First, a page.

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Tipping points, thresholds and the keystone role of physiology in marine climate change research
Monaco, C.J.; Helmuth, B. (2011). Tipping points, thresholds and the keystone role of physiology in marine climate change research. Adv. Mar. Biol. 60: 123-160. http://dx.doi.org/10.1016/B978-0-12-385529-9.00003-2
In: Advances in Marine Biology. Academic Press: London, New York. ISSN 0065-2881, more
Peer reviewed article  

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Keyword
    Marine

Authors  Top 
  • Monaco, C.J.
  • Helmuth, B.

Abstract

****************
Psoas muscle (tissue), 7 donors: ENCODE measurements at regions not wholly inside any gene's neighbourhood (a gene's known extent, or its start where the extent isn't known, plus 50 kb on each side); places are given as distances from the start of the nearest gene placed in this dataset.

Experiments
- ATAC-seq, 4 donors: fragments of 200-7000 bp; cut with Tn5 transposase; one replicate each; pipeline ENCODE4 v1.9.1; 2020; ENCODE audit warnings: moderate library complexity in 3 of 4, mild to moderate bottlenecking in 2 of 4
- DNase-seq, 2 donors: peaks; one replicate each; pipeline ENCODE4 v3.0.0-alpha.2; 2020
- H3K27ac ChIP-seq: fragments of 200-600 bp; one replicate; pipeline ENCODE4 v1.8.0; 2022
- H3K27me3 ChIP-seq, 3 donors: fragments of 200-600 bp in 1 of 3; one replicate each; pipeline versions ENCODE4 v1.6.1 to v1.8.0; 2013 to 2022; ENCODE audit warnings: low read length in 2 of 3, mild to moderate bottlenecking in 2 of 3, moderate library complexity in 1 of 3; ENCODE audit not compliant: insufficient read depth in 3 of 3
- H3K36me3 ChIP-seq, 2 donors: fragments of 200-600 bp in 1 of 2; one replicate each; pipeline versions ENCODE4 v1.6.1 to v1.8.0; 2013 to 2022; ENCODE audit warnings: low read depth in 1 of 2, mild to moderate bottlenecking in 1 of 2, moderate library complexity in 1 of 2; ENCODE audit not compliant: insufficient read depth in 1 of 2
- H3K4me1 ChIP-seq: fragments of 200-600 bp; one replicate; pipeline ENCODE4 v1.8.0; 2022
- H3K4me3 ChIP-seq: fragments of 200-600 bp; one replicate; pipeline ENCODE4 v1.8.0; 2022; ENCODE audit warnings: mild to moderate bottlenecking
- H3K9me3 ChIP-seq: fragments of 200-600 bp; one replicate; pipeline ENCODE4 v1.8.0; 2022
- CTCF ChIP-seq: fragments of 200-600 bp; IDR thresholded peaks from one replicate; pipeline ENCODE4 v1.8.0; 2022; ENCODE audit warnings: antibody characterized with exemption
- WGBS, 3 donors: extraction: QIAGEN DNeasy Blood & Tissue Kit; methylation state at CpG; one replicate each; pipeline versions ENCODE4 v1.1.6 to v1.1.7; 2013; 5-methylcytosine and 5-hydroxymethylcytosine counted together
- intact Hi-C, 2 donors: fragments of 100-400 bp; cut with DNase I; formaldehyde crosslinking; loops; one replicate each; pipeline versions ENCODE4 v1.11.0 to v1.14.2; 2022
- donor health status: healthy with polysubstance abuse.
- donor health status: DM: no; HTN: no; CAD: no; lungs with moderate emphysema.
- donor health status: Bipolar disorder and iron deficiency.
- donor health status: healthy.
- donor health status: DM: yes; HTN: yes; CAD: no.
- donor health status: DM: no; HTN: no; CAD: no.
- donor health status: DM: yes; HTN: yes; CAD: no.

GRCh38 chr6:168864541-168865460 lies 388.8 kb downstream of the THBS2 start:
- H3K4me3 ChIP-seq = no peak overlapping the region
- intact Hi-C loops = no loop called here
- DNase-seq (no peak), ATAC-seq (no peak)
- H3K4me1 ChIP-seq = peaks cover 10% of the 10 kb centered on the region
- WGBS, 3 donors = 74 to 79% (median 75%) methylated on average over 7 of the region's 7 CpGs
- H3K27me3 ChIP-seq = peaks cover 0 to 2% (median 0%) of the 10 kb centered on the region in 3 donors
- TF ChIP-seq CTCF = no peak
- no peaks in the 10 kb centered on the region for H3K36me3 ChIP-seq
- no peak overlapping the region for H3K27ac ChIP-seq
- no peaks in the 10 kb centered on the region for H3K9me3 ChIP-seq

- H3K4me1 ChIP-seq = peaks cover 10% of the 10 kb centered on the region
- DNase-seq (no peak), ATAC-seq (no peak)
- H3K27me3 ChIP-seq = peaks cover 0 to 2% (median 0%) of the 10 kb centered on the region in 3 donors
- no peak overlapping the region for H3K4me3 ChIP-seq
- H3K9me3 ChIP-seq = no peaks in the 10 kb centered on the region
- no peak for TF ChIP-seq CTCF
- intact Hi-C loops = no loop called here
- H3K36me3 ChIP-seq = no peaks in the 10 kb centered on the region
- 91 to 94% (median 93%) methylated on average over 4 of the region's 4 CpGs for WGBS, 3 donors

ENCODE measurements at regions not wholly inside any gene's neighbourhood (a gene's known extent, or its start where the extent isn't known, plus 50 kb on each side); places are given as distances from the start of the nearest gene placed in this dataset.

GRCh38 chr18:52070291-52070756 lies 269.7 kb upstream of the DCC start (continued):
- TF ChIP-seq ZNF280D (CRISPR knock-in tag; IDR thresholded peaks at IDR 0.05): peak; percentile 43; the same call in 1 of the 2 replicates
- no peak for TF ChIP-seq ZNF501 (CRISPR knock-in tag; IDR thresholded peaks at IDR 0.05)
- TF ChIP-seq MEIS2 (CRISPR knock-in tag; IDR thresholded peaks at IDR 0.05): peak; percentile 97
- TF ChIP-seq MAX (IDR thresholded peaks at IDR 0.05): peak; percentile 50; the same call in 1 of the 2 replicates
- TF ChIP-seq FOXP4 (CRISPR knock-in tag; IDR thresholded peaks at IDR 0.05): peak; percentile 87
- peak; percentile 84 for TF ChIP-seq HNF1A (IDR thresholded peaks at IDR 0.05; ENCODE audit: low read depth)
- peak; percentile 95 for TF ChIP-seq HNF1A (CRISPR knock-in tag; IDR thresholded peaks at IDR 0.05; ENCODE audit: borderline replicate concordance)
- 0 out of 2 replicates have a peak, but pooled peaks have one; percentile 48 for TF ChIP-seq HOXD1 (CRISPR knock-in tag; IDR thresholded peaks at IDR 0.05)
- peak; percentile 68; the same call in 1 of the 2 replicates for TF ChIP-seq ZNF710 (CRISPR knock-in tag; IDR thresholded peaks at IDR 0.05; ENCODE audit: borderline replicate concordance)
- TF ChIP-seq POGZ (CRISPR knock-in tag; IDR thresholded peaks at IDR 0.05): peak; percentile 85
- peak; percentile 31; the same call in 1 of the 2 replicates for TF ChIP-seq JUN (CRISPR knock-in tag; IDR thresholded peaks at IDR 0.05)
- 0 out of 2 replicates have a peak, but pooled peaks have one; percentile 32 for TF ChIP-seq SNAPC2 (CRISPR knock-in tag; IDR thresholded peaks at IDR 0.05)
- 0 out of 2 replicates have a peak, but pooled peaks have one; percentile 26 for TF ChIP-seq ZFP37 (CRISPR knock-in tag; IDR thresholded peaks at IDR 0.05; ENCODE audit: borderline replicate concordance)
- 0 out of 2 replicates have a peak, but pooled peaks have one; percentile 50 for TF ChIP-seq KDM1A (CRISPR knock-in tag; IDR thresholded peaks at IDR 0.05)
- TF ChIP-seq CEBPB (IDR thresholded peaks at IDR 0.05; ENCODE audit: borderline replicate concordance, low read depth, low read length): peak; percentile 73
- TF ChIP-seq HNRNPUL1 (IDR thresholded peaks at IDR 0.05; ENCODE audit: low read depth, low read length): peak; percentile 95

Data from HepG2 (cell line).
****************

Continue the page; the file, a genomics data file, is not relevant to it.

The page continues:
The ongoing and future effects of global climate change on natural and human-managed ecosystems have led to a renewed interest in the concept of ecological thresholds or tipping points. While generalizations such as pole-ward range shifts serve as a useful heuristic framework to understand the overall ecological impacts of climate change, sophisticated approaches to management require spatially and temporally explicit predictions that move beyond these oversimplified models. Most approaches to studying ecological thresholds in marine ecosystems tend to focus on populations, or on non-linearities in physical drivers. Here we argue that many of the observed thresholds observed at community and ecosystem levels can potentially be explained as the product of non-linearities that occur at three scales: (a) the mechanisms by which individual organisms interact with their ambient habitat, (b) the non-linear relationship between organismal physiological performance and variables such as body temperature and (c) the indirect effects of physiological stress on species interactions such as competition and predation. We explore examples at each of these scales in detail and explain why a failure to consider these non-linearities - many of which can be counterintuitive - can lead to Type II errors (a failure to predict significant ecological responses to climate change). Specifically, we examine why ecological thresholds can occur well before concomitant thresholds in physical drivers are observed, i.e. how even small linear changes in the physical environment can lead to ecological tipping points. We advocate for an integrated framework that combines biophysical, ecological and physiological methods to generate hypotheses that can be tested using experimental manipulation as well as hindcasting and nowcasting of observed change, on a spatially and temporally explicit basis.

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